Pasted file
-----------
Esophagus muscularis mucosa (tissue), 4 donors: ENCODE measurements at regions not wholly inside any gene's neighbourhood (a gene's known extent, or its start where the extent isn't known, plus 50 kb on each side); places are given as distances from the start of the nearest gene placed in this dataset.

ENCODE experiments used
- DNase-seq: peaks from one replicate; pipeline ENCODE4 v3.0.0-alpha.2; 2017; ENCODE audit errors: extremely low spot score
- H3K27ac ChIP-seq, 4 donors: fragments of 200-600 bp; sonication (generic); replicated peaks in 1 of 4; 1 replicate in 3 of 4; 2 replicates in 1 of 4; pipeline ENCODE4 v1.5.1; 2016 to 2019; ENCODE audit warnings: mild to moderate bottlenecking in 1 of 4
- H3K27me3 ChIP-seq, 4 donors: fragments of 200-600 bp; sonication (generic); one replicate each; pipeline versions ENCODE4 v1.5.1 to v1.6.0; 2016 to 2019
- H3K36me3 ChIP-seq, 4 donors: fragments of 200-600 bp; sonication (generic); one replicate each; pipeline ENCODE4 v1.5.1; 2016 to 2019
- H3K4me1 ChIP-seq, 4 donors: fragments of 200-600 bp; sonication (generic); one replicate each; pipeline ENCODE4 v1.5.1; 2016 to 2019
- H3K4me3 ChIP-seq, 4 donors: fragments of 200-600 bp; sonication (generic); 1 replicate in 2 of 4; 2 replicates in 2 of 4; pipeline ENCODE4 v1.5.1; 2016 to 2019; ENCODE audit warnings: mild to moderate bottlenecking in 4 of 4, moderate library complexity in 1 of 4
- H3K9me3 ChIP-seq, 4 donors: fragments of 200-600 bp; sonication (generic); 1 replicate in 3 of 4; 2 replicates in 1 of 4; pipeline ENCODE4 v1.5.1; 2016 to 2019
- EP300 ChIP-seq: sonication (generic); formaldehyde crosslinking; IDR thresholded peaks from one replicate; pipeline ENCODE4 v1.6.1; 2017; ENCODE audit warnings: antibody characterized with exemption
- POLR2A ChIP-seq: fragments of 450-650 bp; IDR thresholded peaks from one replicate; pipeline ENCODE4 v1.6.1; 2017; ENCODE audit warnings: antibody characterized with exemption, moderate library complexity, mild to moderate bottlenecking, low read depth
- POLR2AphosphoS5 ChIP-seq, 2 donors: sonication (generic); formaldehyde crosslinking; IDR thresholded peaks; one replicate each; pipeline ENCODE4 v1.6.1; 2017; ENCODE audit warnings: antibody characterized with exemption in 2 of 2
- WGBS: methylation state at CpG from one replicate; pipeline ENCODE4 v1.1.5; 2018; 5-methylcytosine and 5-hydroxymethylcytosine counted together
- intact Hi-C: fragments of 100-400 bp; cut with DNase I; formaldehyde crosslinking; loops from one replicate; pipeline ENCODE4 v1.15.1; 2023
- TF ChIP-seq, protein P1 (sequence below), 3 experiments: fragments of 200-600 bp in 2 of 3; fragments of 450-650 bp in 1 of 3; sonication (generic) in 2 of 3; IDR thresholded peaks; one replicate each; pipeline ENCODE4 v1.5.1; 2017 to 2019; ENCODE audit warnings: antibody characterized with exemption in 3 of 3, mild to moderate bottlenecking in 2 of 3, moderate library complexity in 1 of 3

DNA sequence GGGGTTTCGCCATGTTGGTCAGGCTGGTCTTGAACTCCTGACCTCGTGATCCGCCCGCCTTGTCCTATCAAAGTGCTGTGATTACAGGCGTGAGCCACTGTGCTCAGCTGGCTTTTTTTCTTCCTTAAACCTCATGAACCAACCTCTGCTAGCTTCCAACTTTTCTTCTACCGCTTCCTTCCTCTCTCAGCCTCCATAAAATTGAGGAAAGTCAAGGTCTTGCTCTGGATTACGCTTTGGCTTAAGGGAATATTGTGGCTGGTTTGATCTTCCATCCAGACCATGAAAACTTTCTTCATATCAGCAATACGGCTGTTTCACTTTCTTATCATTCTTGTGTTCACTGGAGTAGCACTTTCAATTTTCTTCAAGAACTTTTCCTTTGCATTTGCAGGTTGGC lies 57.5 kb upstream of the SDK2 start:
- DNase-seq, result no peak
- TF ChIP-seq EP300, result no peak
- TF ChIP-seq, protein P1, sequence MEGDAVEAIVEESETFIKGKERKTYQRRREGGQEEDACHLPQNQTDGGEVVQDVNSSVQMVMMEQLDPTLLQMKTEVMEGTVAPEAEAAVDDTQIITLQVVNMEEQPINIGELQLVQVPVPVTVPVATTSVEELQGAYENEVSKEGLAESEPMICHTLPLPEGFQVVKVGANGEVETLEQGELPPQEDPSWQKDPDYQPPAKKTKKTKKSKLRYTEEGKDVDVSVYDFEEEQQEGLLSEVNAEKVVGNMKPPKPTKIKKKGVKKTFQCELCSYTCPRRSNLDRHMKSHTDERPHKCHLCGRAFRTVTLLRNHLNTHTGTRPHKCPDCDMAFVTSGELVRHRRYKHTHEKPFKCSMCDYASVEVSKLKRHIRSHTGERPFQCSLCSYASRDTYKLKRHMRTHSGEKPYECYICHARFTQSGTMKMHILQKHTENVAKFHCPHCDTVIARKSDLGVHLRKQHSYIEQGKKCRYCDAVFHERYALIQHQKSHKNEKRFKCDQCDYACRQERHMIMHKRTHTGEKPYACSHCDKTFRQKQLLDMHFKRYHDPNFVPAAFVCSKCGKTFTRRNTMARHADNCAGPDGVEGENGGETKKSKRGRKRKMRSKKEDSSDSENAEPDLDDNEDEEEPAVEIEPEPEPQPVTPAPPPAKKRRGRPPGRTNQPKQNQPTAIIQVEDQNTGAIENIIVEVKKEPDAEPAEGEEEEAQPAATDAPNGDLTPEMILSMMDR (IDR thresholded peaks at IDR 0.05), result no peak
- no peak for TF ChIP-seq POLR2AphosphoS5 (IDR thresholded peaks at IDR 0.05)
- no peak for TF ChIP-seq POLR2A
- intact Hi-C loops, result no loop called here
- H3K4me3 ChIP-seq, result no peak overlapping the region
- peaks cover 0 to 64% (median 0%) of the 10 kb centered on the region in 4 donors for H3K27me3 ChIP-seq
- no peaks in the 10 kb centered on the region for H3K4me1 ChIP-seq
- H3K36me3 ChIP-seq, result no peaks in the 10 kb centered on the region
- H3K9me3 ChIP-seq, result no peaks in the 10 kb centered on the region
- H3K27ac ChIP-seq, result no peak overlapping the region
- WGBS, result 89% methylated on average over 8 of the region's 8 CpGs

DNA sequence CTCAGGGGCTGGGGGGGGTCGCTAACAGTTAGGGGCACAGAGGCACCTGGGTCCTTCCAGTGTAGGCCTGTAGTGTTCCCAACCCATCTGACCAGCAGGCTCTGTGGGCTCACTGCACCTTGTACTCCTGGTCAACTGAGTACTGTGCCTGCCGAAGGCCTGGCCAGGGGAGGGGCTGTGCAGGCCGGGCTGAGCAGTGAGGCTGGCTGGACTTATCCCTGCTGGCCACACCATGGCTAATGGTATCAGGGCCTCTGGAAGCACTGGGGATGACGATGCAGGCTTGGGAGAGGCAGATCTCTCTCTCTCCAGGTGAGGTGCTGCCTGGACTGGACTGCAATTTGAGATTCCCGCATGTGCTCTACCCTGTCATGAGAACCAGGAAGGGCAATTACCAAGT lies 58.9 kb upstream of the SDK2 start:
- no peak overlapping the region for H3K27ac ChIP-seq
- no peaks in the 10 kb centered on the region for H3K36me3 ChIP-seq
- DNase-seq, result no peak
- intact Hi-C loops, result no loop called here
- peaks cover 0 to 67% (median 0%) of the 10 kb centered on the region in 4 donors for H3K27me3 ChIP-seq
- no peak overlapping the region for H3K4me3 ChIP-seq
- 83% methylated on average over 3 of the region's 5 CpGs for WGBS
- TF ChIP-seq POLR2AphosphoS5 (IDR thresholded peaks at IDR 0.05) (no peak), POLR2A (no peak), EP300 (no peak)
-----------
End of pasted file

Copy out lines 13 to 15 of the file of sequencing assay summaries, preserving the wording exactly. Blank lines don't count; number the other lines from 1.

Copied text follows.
- WGBS: methylation state at CpG from one replicate; pipeline ENCODE4 v1.1.5; 2018; 5-methylcytosine and 5-hydroxymethylcytosine counted together
- intact Hi-C: fragments of 100-400 bp; cut with DNase I; formaldehyde crosslinking; loops from one replicate; pipeline ENCODE4 v1.15.1; 2023
- TF ChIP-seq, protein P1 (sequence below), 3 experiments: fragments of 200-600 bp in 2 of 3; fragments of 450-650 bp in 1 of 3; sonication (generic) in 2 of 3; IDR thresholded peaks; one replicate each; pipeline ENCODE4 v1.5.1; 2017 to 2019; ENCODE audit warnings: antibody characterized with exemption in 3 of 3, mild to moderate bottlenecking in 2 of 3, moderate library complexity in 1 of 3